How to widen the Brazilian hearing aid market?


The Secretary General of the European Hearing Industry Manufacturers Association (EHIMA), Søren Hougaard, visited Brazil in May in order to seal a partnership with the ABIMED, the domestic association for health devices and equipments importers. The main goal of the cooperation is to take advantage of the EHIMA’s know-how in terms of research. The Brazilian companies have the will do develop a study similar to EuroTrak. Under EHIMA’s responsibility, EuroTrak provides a wide range of data about European hearing care markets and the user’s habits and satisfaction.

For hearing aids makers, the potential market may look like a mirage… they can catch a sight of water in the distance, but as they come closer, they’re just left with the sand! Indeed, there are hundred of millions of hearing-impaired people across the world and, at the same time, a still narrow hearing aid market. Total sales are about 10 million of instruments per year, and among them less than one million is dispensed in developing countries while the World Health Organization estimates the annual needs for these nations overcome 30 million devices. Whatever are the reasons, the industry has been unable to meet the needs.

5% of hearing-impaired persons using hearing aids in Brazil

When it comes to fitting the hearing-impaired population, Denmark – where are based three of the world biggest hearing aid manufacturers – ranks first. Yet, even in this country, the percentage only reaches 45%, according to a statistic by Goldman Sachs Research. With an estimate of 5% of hearing-impaired persons using hearing aids, the situation in Brazil is clearly worse. How to best address this issue was the reason of Søren Hougaard visit to Brazil in May. The Secretary General of the European Hearing Industry Manufacturers Association (EHIMA) held a meeting in São Paulo at the ABIMED, the Brazilian Association for High Technology Health Equipments and Products.

The EHIMA brings together the six largest HA makers: William Demant Group (with the brand Oticon and Bernafon), Sonova Group (Phonak and Unitron), GN ReSound, Widex, Siemens and also Starkey, a US-based company which is a big actor of the European market. Søren Hougaard explained that although it’s a European organization, the EHIMA is looking at the world as a whole, including an American HA manufacturer as well as working closely with organizations in other countries. “That’s why I’ve come to Brazil and why we’re doing market research in Japan with the Japan Hearing Instruments Dispensers Association”, said EHIMA’s Secretary. The organization has been also maintaining a partnership with the US Hearing Industry Association (HIA) for several years allowing sharing all kind of information related to the field.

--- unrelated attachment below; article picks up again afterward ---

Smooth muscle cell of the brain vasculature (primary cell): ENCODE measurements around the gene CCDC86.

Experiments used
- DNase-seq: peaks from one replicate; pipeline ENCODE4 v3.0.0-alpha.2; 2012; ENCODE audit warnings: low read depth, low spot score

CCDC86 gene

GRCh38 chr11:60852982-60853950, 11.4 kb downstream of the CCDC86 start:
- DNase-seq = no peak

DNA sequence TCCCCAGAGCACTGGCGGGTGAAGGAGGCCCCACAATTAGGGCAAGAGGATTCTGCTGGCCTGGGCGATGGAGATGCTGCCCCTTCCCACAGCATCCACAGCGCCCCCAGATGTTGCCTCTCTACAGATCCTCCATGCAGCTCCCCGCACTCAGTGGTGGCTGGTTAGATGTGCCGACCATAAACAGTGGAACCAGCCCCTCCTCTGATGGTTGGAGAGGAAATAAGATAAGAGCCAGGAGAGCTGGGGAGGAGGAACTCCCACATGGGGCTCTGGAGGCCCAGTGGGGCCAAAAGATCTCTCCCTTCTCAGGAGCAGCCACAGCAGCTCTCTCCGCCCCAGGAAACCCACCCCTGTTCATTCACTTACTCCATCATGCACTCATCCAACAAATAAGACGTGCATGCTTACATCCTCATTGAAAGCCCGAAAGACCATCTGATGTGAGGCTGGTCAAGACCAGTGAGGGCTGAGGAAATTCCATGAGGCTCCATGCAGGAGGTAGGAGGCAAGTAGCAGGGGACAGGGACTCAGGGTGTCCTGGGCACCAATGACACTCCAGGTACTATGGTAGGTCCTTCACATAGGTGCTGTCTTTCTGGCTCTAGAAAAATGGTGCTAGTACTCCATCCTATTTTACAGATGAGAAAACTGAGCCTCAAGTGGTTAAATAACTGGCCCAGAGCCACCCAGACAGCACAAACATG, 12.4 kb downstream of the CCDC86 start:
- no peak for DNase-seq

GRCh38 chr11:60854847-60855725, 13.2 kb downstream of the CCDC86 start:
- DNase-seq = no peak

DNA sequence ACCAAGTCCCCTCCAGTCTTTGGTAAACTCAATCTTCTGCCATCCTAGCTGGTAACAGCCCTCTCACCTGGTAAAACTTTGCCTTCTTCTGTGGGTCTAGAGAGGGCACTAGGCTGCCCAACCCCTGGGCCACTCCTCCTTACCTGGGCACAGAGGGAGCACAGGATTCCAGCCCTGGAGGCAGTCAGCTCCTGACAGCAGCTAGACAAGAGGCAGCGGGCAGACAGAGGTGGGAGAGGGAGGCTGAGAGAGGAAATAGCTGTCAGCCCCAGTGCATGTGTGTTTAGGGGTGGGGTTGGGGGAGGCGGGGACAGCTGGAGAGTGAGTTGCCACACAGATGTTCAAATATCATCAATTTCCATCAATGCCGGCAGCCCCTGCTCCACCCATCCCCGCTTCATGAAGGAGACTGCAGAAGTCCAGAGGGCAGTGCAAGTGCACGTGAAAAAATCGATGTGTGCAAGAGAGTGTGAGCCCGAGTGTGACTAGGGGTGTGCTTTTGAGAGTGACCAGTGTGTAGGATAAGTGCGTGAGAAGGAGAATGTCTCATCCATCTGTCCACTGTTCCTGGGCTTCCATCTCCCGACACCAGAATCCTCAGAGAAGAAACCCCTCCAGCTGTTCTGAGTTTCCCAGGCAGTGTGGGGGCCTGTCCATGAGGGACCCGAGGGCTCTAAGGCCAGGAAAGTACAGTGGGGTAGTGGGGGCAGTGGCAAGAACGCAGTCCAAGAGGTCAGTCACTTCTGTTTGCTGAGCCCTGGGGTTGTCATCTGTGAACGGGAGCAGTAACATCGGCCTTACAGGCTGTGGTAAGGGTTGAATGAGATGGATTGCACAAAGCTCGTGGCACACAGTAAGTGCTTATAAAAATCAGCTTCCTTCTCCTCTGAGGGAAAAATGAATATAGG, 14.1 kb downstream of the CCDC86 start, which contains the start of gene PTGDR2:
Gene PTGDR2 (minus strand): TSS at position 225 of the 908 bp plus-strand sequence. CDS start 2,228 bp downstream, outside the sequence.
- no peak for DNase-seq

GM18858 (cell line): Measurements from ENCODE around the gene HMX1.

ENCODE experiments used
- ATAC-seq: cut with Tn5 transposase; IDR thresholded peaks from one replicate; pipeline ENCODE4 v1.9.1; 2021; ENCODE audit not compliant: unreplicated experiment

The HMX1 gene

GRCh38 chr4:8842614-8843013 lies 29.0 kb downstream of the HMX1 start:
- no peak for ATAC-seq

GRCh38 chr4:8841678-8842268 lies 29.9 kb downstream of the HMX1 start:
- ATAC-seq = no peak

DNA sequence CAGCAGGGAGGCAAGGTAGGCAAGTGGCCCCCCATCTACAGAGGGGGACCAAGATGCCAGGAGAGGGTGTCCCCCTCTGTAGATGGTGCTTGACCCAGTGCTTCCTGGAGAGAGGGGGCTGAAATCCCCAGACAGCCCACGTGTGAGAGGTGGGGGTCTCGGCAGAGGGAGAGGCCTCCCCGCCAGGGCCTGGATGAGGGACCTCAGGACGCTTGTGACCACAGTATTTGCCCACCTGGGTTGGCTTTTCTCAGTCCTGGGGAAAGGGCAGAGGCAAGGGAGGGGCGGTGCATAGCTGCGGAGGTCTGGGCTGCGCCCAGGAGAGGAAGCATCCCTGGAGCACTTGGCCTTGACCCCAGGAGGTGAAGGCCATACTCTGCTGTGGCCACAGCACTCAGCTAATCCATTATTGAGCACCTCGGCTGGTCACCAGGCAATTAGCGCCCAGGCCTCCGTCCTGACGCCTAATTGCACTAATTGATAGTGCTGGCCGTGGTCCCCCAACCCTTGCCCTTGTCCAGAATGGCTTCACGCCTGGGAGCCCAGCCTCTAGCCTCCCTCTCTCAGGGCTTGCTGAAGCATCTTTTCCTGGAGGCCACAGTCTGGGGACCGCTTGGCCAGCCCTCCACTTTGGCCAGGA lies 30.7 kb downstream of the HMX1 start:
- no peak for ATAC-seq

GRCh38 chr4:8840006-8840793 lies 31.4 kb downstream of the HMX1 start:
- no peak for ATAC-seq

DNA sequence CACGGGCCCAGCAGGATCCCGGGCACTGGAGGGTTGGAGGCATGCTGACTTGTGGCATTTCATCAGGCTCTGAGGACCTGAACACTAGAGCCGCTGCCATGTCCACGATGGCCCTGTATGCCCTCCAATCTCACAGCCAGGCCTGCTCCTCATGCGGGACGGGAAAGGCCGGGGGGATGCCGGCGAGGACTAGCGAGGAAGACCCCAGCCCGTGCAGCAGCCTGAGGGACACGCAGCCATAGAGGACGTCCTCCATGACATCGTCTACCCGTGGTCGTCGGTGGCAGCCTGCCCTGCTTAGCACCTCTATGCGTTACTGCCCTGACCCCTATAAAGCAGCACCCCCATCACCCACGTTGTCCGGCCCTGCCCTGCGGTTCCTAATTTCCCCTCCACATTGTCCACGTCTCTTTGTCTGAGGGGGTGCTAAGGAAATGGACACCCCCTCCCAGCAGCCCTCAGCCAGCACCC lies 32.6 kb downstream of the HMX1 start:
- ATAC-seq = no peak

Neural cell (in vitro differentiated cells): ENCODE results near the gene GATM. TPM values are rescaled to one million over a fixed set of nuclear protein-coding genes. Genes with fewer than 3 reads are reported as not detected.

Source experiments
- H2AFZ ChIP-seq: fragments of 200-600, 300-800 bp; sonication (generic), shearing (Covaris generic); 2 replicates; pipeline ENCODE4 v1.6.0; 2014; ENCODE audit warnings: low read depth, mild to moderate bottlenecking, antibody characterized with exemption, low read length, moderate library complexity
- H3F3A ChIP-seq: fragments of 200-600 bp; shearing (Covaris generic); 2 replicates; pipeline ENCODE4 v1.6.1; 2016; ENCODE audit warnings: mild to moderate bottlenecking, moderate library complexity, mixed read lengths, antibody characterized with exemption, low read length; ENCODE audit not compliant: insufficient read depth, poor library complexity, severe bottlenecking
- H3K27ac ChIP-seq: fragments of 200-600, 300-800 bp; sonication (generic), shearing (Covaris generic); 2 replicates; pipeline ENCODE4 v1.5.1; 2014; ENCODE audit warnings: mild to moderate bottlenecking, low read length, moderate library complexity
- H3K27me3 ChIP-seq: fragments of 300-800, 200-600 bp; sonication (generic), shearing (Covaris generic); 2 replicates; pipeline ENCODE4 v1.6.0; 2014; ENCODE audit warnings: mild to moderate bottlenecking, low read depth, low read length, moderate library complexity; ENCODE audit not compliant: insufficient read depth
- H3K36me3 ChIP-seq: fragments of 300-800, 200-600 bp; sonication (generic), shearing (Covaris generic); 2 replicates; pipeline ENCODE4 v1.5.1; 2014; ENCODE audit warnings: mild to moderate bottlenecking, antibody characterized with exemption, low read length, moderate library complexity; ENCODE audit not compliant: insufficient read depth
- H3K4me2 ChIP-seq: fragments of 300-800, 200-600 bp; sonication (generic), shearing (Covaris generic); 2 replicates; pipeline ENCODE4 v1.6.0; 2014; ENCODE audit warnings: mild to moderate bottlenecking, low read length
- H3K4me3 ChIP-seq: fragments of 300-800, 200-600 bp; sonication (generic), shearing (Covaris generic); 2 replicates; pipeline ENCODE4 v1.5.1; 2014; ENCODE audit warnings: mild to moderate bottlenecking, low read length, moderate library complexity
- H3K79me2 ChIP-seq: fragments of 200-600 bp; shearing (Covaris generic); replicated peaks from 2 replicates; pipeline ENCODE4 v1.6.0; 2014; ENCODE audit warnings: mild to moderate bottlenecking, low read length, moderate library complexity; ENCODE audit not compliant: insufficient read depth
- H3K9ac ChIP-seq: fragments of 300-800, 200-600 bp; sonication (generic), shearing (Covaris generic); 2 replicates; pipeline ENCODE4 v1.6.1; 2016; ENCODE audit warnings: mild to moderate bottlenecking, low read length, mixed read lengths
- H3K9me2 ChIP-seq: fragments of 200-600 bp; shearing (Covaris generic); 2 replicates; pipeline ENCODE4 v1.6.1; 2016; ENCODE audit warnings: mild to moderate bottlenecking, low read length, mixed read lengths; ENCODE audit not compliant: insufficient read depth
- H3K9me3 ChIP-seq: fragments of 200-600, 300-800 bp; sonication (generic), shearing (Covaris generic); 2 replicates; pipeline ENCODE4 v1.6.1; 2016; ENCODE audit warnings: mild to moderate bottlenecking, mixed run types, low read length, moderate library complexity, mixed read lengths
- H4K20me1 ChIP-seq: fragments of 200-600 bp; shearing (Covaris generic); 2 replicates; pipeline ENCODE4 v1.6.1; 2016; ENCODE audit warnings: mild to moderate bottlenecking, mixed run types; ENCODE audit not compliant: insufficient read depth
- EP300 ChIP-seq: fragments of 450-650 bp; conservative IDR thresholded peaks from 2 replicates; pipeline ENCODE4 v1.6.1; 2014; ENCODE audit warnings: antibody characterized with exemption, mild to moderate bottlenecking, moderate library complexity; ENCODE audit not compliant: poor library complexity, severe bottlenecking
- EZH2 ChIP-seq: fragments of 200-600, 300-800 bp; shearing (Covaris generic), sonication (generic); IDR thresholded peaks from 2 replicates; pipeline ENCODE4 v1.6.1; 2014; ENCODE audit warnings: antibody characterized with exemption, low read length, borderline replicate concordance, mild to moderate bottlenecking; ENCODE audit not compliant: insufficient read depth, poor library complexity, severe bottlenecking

“There is a general lack of knowledge”

The goal of Mr Hougaard’s visit in Brazil was to establish a partnership with the ABIMED and make available EHIMA’s knowledge and know-how. The EHIMA, which was founded in 1985, publishes every year the EuroTrak, a study that provides a wide set of data about the hearing care field in several European countries. The information includes, among others, the (self-reported) hearing loss prevalence, the age of HA owners and the total adoption rate, a long-existing concern.

“Globally, we’re reaching less than 20% of the hearing-impaired people, it is ridiculously low and we want the number up”, Søren Hougaard said, “there are several parameters to think about to do that, among them: education, awareness campaigns and initiatives to raise the professional level so that people are being fitted by skilled staff.” The hearing aid industry has been frequently criticized for the prices of its devices but according to Mr Hougaard, this is not the key factor to explain the low percentages of fitted hearing people across the world. “There is a general lack of knowledge, people don’t know what a hearing aid could bring them, and even in Denmark and England, they are not aware that they can get hearing aids for free”, he stated.